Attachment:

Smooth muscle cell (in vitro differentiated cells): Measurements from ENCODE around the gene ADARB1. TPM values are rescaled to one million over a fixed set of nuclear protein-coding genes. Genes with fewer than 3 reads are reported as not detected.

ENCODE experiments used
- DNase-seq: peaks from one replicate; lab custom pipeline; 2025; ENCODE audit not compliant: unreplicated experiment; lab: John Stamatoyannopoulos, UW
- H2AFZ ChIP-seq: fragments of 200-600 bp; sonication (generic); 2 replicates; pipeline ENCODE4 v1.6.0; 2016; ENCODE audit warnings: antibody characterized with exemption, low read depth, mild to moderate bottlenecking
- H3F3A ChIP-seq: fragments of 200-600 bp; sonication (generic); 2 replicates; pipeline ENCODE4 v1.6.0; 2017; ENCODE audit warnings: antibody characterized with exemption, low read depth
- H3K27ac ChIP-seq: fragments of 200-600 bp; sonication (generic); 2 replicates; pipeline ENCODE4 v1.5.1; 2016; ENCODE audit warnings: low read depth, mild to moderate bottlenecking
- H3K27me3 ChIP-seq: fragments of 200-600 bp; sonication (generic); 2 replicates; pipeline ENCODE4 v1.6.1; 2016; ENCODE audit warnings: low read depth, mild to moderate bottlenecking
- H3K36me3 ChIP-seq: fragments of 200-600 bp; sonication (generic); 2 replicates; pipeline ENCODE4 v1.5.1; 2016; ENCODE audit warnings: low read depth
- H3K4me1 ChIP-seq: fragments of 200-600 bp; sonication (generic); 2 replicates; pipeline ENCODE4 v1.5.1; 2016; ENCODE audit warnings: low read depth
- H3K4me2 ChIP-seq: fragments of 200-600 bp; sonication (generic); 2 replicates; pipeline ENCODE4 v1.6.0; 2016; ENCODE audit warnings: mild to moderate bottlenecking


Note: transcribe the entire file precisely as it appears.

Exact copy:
Smooth muscle cell (in vitro differentiated cells): Measurements from ENCODE around the gene ADARB1. TPM values are rescaled to one million over a fixed set of nuclear protein-coding genes. Genes with fewer than 3 reads are reported as not detected.

ENCODE experiments used
- DNase-seq: peaks from one replicate; lab custom pipeline; 2025; ENCODE audit not compliant: unreplicated experiment; lab: John Stamatoyannopoulos, UW
- H2AFZ ChIP-seq: fragments of 200-600 bp; sonication (generic); 2 replicates; pipeline ENCODE4 v1.6.0; 2016; ENCODE audit warnings: antibody characterized with exemption, low read depth, mild to moderate bottlenecking
- H3F3A ChIP-seq: fragments of 200-600 bp; sonication (generic); 2 replicates; pipeline ENCODE4 v1.6.0; 2017; ENCODE audit warnings: antibody characterized with exemption, low read depth
- H3K27ac ChIP-seq: fragments of 200-600 bp; sonication (generic); 2 replicates; pipeline ENCODE4 v1.5.1; 2016; ENCODE audit warnings: low read depth, mild to moderate bottlenecking
- H3K27me3 ChIP-seq: fragments of 200-600 bp; sonication (generic); 2 replicates; pipeline ENCODE4 v1.6.1; 2016; ENCODE audit warnings: low read depth, mild to moderate bottlenecking
- H3K36me3 ChIP-seq: fragments of 200-600 bp; sonication (generic); 2 replicates; pipeline ENCODE4 v1.5.1; 2016; ENCODE audit warnings: low read depth
- H3K4me1 ChIP-seq: fragments of 200-600 bp; sonication (generic); 2 replicates; pipeline ENCODE4 v1.5.1; 2016; ENCODE audit warnings: low read depth
- H3K4me2 ChIP-seq: fragments of 200-600 bp; sonication (generic); 2 replicates; pipeline ENCODE4 v1.6.0; 2016; ENCODE audit warnings: mild to moderate bottlenecking